Local activist ‘angry’ over Pegasus phone hacking

An undated photo of human rights activist Hala Ahed.(File photo: Handout from Dana Al-Zyadat)
AMMAN — Human rights activist Hala Ahed confirmed Monday that her mobile phone was spied on by a spyware that can be installed on devices running some versions of the iOS (Apple’s iPhone operating system).اضافة اعلان

Front Line Defenders (a human rights organization based in Dublin)contacted me and other activists and told us that there is information that a number of mobile phones had been hacked through a spyware called Pegasus,” Ahed told Jordan News Tuesday. She added that she checked her phone (through experts) “and it turned out that my phone had been hacked.”

Ahed said that was terribly disturbed by this intrusion. “This matter was very annoying to me, as the right to privacy is a big deal and it is linked to many rights, including the feeling of security, therefore threatening the right to freedom made me feel anxious, confused, and angry,” she added

The London based The Guardian reported Monday that two female activists, Ahed from Jordan and Ebtisam Al-Saegh, a Bahraini human rights defender, had their mobile phones hacked multiple times by countries using Israeli NSO Group spyware. The paper added that the spyware used was NSO’s Pegasus. The hacking was confirmed by security researchers at the University of Toronto’s Citizen Lab. Researchers confirmed that her mobile device was infected with Pegasus in March 2021.

 “I do not know who the party that spied on my phone is, but this program is only sold to governments. Those who checked mine proved that the spyware that hacked my phone had access to photos, conversations, and all applications, but they could not determine who the party that did this was,” Ahed said.

“I will take all the measures that I can take, determine the legal options, and discuss them with fellow lawyers to act towards the Israeli party that developed the spyware and sold it, or the party that spied on my phone,” she said.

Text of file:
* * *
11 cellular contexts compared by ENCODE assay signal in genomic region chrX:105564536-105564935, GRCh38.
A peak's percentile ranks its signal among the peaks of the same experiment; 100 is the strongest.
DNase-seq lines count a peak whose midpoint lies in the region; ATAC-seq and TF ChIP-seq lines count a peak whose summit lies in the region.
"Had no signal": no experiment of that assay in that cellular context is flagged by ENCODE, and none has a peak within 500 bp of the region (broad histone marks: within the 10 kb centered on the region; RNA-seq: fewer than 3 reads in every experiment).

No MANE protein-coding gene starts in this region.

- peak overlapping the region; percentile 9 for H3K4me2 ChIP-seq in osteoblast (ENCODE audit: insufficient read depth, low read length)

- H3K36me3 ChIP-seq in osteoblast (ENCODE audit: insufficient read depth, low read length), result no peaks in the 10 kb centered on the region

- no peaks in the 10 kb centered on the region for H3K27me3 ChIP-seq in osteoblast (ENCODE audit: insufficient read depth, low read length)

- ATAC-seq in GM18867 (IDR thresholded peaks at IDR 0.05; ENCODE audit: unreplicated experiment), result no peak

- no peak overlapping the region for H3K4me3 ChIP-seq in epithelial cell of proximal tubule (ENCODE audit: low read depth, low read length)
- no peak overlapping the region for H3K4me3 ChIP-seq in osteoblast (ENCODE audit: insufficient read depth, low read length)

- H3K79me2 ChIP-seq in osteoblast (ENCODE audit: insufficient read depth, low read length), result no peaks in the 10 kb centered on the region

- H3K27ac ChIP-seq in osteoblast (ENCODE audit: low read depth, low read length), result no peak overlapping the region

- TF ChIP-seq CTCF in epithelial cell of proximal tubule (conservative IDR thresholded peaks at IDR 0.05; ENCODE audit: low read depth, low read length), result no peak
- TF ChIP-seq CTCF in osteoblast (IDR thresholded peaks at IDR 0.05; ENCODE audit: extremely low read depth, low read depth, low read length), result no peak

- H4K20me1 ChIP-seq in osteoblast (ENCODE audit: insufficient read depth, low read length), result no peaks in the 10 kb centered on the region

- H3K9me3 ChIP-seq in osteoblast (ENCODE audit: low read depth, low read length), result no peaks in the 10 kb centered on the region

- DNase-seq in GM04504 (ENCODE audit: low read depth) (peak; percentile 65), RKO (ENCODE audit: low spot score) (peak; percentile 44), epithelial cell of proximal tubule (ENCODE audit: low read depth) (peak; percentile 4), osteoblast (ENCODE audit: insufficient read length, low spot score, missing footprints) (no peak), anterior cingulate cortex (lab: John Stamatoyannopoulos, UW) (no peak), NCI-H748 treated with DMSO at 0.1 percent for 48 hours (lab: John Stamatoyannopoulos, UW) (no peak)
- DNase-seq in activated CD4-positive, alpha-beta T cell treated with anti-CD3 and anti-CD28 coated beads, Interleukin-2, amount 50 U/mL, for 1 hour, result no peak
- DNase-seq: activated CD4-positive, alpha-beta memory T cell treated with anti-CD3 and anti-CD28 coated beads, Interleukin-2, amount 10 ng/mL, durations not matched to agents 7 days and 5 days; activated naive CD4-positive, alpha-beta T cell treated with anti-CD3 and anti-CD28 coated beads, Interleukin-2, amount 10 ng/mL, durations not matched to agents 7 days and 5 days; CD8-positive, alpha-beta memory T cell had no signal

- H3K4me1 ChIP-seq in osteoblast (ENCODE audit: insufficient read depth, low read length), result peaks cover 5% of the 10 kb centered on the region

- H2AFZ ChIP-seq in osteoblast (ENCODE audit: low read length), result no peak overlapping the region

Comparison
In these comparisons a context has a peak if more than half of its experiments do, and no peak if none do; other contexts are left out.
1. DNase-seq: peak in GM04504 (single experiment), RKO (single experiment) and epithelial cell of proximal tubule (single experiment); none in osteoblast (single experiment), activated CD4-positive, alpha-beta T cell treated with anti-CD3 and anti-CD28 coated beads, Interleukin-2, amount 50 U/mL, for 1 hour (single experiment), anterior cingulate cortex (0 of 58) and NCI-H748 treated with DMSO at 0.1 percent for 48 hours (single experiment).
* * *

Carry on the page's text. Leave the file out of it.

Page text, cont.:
Cyber security expert Hussain Al-Jedaieh said that the issue of hacking activists’ phones, spying on them, and invading their privacy is an old one that comes back to the fore whenever a case of spying on an activist is revealed. “It becomes a main headline and is dealt with in different ways without a proper understanding of the reality of these actions and the parties responsible for them,” he said.

“The question remains open about the party that bought the services of these companies and what is the purpose and objectives of these spying acts,” he added.

Commissioner-General of the National Center for Human Rights Alaa Al-Armouti, said that they are in the process of monitoring and verifying what was discussed in the matter of Hala Ahed to “take a clear position.”

As for lawyer Loay Obeidat, he considered what happened to the activist an attack on her private life and held the Jordanian state responsible for preserving the privacy of Jordanian citizens and stopping piracy and attacks on them. He added that this act is legally and politically condemned.

NSO has said that its software is licensed to be used by client countries against suspected terrorists and other serious criminals, and that it investigates credible allegations of abuse by its clients.

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